How I See San Francisco: VivvyAnne ForeverMORE!
VivvyAnne ForeverMORE! is a self-described tornado in a dress. She is worker and owner at The Stud, the first worker-owned cooperative queer bar and venue in the country. Whether she's mixing drinks or hosting performances, VivvyAnne is always in the middle of a good time. We asked her what she thinks every visitor to San Francisco should do during their stay. Buckle up, because her itinerary for you is not like any other!
What does a typical day in San Francisco look like for you?
My days are nights. As a bar owner and drag queen, I rise at noon and head to my fave local third wave coffee shop, Pentacle at Sixth and Jesse streets. If it’s super nice, I’ll plan some errands that take me zig-zagging across the city on my bike. Then, I either pick out the best tip-making bartender outfit (think approachable and suggestive) or spend two to three hours getting into drag: shaving, painting my face, packing my bag, gluing on nails. At the club, I’ll wrangle queens, hang out backstage sharing stories, then do my best to get an audience to laugh and shout.
What should every visitor to San Francisco do at least once?
See a drag show. Seriously. Drag has taken the world by storm! You can’t swing a ratty wig without hitting a queen. The last census estimate has us at 10 drag queens per square foot!
Drag is a traditional queer art form, and it’s meant to be seen up close and in person. San Francisco has a really long history of weird drag, strange drag, political drag, and irreverent drag. If you never been to a drag show before, come to mine! Fridays at The Stud at 7 p.m. Some basic suggestions for best etiquette: cheer and scream (when appropriate), tip performers (everyone loves money), and don’t touch a performers hair/body/face/stuff/dress/shoes/whatever without asking first.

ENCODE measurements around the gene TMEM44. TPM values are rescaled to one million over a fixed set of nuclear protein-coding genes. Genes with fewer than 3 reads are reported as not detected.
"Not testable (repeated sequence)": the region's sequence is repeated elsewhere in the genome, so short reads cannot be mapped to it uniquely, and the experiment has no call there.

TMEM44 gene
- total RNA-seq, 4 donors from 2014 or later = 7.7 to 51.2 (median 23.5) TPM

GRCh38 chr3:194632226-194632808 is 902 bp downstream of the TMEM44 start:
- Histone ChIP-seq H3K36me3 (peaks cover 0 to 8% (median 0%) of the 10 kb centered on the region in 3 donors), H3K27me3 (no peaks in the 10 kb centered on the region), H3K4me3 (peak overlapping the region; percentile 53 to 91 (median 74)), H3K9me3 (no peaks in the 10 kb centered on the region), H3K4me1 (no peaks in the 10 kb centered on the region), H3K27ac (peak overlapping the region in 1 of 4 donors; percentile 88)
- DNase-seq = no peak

Which neighborhood, other than your own, do you like to explore?
All of them. Seriously. San Francisco is small enough that you can explore all of them.
I recommend a fave urban hike of mine. Start at the de Young and walk through Haight-Ashbury into the Castro, then east to Dolores Park for a rest before diving into the Mission, then up into SoMa. If walking isn’t your thing, there are buses that connect most of the neighborhoods and other services that can get you around.
Where and what would you choose for your last meal in San Francisco?
Anything cooked by Juanita MORE! Juanita is not just an amazing drag queen, activist, and philanthropist; she is also a phenomenal chef. She spreads love through her food and it shows. She did a limited run restaurant and always has something in the works. If she’s cooking when you are in town, get a table!
Which restaurant is still on your list to dine at in San Francisco?
Zuni. It’s classic. It’s delicious. It’s fine. Not “fine” as in "medium" or “okay,” but "fine" as in "fine wine," "fine dining," or “Damn, you are fine!”
Where do you like to view sunrise and sunset?
I feel like the only queen in San Francisco when I’m riding my bike east on Folsom St. in summer after a long shift at the bar. The sun is peeking up from the bay and the tall buildings, doing its final leg of its American tour.
At Black Sands Beach in Marin, when I sink my bare feet beneath the volcanic, mineral-rich sand and watch the sun ride out over the Pacific, I can imagine what it was like back when San Francisco was just the Barbary Coast.
What’s one part of San Francisco that you wish visitors knew about?
San Francisco is on the leading edge of many fields. We have a very vibrant contemporary dance scene. There are so many companies and venues to name. CounterPulse is a wonderful dance theater and art center that started out as volunteer, community-run space and has expanded to a newly renovated building and theater with a full time staff. From the beginning, they’ve been dedicated to experimentation, presenting provocative dance by incredibly talented local choreographers and performers.